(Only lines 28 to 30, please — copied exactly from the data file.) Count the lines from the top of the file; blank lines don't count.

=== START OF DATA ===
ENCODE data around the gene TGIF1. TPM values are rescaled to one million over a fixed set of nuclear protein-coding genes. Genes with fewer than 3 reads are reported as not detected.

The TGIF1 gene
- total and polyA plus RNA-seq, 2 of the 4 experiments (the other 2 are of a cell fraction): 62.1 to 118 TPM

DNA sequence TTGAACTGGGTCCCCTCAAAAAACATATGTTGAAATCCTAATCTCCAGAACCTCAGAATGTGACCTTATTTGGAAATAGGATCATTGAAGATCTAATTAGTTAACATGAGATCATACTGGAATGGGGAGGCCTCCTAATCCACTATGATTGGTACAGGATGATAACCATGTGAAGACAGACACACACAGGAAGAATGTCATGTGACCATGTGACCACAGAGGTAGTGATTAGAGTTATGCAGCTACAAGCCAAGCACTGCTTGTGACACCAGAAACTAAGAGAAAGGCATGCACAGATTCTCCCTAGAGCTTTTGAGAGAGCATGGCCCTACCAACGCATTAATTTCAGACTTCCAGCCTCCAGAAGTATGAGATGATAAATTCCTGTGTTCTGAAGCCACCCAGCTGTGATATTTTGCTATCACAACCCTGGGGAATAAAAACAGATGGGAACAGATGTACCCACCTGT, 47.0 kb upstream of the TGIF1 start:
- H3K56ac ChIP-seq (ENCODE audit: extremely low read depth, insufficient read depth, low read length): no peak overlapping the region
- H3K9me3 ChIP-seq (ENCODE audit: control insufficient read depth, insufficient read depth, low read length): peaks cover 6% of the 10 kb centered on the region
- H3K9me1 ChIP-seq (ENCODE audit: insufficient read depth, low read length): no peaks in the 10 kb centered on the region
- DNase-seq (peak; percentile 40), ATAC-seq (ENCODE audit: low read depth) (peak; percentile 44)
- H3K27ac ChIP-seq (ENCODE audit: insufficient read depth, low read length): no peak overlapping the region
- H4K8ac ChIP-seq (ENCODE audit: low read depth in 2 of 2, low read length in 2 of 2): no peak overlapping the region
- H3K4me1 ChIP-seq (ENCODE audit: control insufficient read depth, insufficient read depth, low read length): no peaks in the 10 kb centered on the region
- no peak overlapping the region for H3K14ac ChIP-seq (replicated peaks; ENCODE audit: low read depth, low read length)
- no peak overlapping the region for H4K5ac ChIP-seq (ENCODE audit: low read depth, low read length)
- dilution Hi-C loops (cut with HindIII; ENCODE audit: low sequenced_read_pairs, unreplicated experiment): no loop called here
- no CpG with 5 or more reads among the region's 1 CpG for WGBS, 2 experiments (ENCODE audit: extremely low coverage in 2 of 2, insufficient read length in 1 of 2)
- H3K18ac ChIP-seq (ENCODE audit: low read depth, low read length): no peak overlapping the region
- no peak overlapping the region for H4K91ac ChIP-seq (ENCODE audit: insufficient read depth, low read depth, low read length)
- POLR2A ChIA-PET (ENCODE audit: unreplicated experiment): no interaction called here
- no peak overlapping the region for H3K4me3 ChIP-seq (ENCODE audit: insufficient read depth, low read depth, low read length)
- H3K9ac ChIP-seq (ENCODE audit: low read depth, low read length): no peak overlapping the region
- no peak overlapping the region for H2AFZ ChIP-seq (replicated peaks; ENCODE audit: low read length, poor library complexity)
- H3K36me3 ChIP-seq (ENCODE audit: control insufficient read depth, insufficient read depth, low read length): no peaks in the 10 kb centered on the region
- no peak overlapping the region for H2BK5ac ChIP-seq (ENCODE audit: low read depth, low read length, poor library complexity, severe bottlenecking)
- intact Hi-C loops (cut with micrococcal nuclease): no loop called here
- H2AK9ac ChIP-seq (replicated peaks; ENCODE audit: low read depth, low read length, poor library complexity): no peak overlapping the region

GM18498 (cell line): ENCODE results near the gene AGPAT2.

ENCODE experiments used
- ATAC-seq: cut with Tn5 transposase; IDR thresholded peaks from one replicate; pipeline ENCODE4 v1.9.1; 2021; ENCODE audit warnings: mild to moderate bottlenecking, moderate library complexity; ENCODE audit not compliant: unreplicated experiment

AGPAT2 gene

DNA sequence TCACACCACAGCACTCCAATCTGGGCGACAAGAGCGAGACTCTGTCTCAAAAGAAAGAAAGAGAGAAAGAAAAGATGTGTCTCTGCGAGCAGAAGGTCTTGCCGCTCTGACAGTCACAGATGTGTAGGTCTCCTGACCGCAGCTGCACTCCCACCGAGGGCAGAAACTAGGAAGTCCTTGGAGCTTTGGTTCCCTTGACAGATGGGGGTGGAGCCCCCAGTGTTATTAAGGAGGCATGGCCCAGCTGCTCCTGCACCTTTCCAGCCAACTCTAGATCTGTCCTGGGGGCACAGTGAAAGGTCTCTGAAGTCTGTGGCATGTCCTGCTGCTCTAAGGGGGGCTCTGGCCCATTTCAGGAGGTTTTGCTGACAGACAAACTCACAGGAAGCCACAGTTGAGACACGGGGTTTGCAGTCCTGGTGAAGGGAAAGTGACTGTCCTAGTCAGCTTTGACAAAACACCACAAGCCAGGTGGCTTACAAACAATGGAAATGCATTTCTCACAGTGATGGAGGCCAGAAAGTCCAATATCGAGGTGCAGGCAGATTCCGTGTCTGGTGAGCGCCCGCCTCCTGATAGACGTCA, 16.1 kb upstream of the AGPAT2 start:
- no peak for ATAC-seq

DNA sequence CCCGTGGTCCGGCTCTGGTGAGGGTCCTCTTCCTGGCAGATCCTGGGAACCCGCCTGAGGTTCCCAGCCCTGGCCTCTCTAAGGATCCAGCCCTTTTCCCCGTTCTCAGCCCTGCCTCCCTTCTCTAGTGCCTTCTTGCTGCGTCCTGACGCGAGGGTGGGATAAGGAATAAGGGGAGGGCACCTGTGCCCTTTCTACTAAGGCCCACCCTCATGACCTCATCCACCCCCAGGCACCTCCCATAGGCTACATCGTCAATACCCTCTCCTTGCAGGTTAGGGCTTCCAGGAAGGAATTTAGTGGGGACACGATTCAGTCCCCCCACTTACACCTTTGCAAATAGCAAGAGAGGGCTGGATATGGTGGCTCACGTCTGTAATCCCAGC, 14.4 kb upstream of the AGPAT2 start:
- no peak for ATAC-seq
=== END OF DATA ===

- ATAC-seq: cut with Tn5 transposase; IDR thresholded peaks from one replicate; pipeline ENCODE4 v1.9.1; 2021; ENCODE audit warnings: mild to moderate bottlenecking, moderate library complexity; ENCODE audit not compliant: unreplicated experiment

AGPAT2 gene

DNA sequence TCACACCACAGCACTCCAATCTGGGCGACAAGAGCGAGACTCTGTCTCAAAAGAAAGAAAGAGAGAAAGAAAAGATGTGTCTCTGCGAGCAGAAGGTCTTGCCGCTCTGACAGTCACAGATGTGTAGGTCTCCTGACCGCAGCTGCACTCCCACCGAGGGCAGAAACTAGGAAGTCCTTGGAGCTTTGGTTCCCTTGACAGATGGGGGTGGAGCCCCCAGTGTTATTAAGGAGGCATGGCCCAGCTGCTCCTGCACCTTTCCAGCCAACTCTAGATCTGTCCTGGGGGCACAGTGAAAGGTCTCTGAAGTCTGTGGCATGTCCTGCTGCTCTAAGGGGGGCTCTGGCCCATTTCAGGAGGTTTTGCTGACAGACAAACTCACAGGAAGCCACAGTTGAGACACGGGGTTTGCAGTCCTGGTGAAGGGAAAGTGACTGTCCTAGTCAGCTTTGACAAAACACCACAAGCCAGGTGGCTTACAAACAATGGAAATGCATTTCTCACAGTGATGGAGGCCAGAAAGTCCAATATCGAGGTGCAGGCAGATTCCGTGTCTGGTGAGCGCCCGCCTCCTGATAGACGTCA, 16.1 kb upstream of the AGPAT2 start: